Labour Market

Relieving the problems of the poor needs more than ‘sledgehammer’ of minimum wage increases, says IEA


Labour Market

Len Shackleton responds to Public Accounts Committee report

Labour Market

Len Shackleton responds to government comments on executive pay

Len Shackleton responds to Resolution Foundation report

Responding to calls from the Resolution Foundation to raise the minimum wage in order to eliminate low pay, Professor Len Shackleton, Editorial Research Fellow at the Institute of Economic Affairs said:

It’s not surprising that the number of low-paid workers has fallen, given the substantial increases in minimum wage rates, and in particular the National Living Wage. However, government wage-setting is not a particularly effective way of reducing in-work poverty, let alone improving the lot of those who are not working at all. 

“Most low-paid workers do not live in poor households, and many of the beneficiaries of minimum wage hikes are students, the semi-retired who are adding to pensions, and second-earners in families. A high proportion of beneficiaries are working part-time so the notion of a ‘living wage’ is misleading, as even at £10 an hour a minimum wage would not produce a decent living if you only work 10 hours a week and have no other income.

“So far successive increases in the real value of minimum wages have not had a noticeable effect on employment, but it cannot be assumed that further sharp increases won’t effect jobs. We should not put the benefits of the UK’s flexible labour market at risk, particularly at this time of uncertainty.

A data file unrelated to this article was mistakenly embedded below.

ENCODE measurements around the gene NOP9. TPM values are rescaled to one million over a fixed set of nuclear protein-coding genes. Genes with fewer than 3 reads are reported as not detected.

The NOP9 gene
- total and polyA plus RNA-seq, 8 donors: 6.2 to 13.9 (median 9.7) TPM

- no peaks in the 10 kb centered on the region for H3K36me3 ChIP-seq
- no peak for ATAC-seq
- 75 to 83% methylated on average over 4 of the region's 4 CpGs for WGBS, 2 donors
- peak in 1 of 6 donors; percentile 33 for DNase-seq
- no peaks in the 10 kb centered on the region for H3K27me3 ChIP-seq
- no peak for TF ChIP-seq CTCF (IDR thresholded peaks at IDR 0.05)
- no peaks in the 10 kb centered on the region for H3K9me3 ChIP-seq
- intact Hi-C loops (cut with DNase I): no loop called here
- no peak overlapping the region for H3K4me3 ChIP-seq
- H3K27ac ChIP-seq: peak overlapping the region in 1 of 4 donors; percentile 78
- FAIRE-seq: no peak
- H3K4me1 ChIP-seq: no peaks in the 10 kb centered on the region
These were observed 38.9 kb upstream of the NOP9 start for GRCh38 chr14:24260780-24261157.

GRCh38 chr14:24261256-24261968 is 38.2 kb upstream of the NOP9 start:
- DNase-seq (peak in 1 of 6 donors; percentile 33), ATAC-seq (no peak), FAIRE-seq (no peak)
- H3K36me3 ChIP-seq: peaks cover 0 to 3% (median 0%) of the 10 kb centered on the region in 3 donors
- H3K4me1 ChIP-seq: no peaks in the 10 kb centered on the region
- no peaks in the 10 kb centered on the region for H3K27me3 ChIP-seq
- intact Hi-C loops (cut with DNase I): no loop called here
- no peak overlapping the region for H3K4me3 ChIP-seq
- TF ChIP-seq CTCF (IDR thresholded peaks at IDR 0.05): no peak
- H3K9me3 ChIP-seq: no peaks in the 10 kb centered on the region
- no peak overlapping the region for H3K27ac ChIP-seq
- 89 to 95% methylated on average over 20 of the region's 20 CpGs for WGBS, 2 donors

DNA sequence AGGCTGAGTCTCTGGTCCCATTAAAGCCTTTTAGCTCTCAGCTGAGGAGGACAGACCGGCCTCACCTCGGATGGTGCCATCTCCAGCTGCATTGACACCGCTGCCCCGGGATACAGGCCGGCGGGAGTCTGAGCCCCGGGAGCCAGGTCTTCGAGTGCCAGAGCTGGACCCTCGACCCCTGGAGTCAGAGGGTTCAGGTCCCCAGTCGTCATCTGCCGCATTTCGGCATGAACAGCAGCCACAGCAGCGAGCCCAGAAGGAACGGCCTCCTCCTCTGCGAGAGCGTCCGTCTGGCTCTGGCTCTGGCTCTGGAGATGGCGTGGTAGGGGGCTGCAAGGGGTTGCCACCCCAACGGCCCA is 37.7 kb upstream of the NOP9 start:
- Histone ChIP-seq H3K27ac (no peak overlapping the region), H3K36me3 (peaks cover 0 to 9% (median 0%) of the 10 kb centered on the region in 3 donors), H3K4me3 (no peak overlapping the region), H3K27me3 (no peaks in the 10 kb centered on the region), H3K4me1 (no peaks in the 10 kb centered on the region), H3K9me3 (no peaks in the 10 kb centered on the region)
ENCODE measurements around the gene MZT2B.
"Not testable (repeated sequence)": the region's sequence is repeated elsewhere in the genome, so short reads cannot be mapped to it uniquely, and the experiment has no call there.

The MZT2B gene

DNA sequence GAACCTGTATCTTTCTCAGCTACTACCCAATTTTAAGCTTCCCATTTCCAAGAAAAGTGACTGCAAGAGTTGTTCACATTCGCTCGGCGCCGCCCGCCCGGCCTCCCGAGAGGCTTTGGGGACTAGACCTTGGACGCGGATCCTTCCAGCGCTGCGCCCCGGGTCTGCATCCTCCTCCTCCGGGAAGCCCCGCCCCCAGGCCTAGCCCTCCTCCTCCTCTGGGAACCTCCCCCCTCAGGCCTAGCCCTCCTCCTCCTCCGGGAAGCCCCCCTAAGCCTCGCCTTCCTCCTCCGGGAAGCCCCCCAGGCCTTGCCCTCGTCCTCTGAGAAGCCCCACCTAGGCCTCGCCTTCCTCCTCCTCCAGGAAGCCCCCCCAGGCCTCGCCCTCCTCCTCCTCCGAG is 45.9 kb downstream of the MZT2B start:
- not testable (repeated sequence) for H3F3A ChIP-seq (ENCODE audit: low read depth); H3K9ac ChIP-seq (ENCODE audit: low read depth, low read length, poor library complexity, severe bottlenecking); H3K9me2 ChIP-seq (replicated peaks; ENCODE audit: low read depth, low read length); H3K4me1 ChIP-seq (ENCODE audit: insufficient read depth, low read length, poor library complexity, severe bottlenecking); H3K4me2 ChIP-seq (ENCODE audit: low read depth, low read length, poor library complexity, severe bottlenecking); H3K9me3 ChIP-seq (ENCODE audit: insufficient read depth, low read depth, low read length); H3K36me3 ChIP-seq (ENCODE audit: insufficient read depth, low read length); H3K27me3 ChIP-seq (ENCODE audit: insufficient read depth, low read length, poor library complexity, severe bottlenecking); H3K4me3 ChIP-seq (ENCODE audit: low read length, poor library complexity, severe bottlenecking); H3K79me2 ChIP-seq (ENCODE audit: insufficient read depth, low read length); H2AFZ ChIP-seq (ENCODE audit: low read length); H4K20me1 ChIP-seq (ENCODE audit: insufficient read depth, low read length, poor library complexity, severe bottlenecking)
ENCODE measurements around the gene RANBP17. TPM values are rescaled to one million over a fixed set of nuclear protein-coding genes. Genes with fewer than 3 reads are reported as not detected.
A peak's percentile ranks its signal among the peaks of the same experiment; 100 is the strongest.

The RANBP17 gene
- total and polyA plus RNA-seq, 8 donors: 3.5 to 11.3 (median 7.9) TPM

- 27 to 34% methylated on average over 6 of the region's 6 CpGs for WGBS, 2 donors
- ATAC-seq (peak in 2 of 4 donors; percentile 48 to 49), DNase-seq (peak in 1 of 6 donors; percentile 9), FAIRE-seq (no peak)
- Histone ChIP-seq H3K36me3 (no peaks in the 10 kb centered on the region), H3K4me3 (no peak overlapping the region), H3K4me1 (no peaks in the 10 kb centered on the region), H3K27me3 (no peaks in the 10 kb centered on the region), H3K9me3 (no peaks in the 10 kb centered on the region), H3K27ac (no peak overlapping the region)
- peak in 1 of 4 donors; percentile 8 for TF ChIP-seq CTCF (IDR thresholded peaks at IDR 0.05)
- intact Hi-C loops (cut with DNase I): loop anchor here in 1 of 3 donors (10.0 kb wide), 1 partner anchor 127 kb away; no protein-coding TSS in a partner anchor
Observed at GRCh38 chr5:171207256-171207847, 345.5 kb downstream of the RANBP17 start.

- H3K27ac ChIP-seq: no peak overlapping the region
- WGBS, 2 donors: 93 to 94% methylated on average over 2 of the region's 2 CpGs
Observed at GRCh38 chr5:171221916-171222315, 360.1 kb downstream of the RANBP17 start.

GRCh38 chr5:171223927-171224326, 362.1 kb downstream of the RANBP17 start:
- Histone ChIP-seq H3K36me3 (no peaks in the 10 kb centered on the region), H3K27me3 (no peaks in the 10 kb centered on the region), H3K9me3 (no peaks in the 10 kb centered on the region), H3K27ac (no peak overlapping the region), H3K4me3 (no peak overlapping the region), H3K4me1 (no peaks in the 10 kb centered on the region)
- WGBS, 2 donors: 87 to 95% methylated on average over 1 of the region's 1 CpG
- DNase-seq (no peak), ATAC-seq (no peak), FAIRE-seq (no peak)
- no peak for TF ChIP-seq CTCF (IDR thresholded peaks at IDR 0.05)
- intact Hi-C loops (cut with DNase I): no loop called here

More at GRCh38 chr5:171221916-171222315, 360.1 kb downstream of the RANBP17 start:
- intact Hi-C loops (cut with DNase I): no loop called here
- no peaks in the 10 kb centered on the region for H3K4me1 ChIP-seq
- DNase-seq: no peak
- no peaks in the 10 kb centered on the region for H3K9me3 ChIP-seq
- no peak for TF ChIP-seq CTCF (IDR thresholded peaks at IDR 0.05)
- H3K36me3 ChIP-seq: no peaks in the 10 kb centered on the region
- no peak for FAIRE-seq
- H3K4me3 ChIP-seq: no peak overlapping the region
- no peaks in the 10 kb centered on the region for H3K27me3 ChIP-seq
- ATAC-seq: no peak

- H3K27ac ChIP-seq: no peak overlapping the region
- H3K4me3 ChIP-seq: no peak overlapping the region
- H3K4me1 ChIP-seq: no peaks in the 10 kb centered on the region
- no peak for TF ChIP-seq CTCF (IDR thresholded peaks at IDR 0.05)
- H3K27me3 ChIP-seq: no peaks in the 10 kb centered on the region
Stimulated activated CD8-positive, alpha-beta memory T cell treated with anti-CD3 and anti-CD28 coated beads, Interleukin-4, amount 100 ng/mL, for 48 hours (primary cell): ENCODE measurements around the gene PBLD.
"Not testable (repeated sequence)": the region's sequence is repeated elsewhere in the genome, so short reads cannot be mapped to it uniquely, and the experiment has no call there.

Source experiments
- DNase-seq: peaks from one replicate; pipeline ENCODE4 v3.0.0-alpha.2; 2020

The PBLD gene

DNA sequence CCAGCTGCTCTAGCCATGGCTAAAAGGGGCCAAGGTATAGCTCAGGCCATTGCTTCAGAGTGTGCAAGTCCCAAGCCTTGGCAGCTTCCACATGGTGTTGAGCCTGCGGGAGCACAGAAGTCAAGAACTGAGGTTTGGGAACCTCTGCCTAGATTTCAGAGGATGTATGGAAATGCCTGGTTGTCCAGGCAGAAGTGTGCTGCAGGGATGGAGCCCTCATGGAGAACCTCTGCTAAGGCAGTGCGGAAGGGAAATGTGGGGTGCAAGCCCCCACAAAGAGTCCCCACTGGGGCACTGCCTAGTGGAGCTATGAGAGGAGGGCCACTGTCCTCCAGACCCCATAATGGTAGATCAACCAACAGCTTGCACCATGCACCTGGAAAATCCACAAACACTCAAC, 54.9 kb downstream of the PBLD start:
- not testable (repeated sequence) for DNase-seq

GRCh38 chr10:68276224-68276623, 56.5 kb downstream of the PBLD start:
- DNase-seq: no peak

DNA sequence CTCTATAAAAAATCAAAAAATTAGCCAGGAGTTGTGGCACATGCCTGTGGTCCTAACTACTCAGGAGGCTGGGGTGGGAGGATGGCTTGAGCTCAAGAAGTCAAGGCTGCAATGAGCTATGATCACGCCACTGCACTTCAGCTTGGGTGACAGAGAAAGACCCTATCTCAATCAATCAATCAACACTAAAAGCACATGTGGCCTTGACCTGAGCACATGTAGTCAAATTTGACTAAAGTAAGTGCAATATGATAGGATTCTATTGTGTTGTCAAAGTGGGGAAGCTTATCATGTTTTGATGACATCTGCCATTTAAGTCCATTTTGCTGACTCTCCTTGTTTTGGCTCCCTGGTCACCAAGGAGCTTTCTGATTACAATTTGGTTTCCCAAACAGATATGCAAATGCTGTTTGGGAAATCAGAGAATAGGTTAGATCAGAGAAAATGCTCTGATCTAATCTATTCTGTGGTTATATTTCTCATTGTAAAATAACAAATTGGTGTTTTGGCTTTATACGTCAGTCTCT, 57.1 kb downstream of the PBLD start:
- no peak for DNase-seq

“Low pay and poverty are not synonymous and relieving the problems of the very poor need more subtle policy rather than the sledgehammer of minimum wage increases”.

Notes to editors:

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For related IEA research on the labour market and the minimum wage, click here.

The mission of the Institute of Economic Affairs is to improve understanding of the fundamental institutions of a free society by analysing and expounding the role of markets in solving economic and social problems and seeks to provide analysis in order to improve the public understanding of economics.

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